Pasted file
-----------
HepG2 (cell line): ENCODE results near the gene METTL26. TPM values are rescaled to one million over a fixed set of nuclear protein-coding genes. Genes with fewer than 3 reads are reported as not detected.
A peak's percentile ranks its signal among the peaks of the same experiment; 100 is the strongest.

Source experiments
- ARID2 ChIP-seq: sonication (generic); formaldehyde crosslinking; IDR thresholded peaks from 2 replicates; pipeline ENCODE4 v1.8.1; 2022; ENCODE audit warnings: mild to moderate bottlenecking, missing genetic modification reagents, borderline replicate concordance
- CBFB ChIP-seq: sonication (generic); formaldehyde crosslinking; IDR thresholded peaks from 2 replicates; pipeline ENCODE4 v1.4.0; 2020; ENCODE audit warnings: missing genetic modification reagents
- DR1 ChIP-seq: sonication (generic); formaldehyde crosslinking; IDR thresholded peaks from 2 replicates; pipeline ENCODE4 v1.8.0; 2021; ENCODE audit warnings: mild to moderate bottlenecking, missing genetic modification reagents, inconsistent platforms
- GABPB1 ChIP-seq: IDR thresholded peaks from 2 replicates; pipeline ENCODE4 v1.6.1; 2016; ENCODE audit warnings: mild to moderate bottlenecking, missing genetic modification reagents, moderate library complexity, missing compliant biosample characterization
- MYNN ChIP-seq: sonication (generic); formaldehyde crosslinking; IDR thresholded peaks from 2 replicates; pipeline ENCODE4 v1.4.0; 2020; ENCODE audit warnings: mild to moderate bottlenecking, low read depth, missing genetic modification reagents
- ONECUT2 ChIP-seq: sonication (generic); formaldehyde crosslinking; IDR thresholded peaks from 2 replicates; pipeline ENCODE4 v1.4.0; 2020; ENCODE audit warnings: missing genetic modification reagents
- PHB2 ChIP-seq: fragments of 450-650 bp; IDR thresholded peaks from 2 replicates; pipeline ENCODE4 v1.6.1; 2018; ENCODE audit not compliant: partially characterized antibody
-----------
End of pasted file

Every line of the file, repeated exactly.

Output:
HepG2 (cell line): ENCODE results near the gene METTL26. TPM values are rescaled to one million over a fixed set of nuclear protein-coding genes. Genes with fewer than 3 reads are reported as not detected.
A peak's percentile ranks its signal among the peaks of the same experiment; 100 is the strongest.

Source experiments
- ARID2 ChIP-seq: sonication (generic); formaldehyde crosslinking; IDR thresholded peaks from 2 replicates; pipeline ENCODE4 v1.8.1; 2022; ENCODE audit warnings: mild to moderate bottlenecking, missing genetic modification reagents, borderline replicate concordance
- CBFB ChIP-seq: sonication (generic); formaldehyde crosslinking; IDR thresholded peaks from 2 replicates; pipeline ENCODE4 v1.4.0; 2020; ENCODE audit warnings: missing genetic modification reagents
- DR1 ChIP-seq: sonication (generic); formaldehyde crosslinking; IDR thresholded peaks from 2 replicates; pipeline ENCODE4 v1.8.0; 2021; ENCODE audit warnings: mild to moderate bottlenecking, missing genetic modification reagents, inconsistent platforms
- GABPB1 ChIP-seq: IDR thresholded peaks from 2 replicates; pipeline ENCODE4 v1.6.1; 2016; ENCODE audit warnings: mild to moderate bottlenecking, missing genetic modification reagents, moderate library complexity, missing compliant biosample characterization
- MYNN ChIP-seq: sonication (generic); formaldehyde crosslinking; IDR thresholded peaks from 2 replicates; pipeline ENCODE4 v1.4.0; 2020; ENCODE audit warnings: mild to moderate bottlenecking, low read depth, missing genetic modification reagents
- ONECUT2 ChIP-seq: sonication (generic); formaldehyde crosslinking; IDR thresholded peaks from 2 replicates; pipeline ENCODE4 v1.4.0; 2020; ENCODE audit warnings: missing genetic modification reagents
- PHB2 ChIP-seq: fragments of 450-650 bp; IDR thresholded peaks from 2 replicates; pipeline ENCODE4 v1.6.1; 2018; ENCODE audit not compliant: partially characterized antibody